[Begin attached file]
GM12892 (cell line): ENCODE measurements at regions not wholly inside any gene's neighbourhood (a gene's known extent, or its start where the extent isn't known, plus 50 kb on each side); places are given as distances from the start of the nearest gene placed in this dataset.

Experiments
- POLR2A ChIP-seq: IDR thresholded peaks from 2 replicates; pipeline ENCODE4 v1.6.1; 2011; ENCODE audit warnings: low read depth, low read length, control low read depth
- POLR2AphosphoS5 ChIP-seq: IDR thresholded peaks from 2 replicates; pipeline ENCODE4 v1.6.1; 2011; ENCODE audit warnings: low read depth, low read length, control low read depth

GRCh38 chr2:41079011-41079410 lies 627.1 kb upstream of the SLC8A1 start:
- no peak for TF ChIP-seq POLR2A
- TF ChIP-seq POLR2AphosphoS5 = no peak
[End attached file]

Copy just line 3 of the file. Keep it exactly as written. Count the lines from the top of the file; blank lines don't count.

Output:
- POLR2A ChIP-seq: IDR thresholded peaks from 2 replicates; pipeline ENCODE4 v1.6.1; 2011; ENCODE audit warnings: low read depth, low read length, control low read depth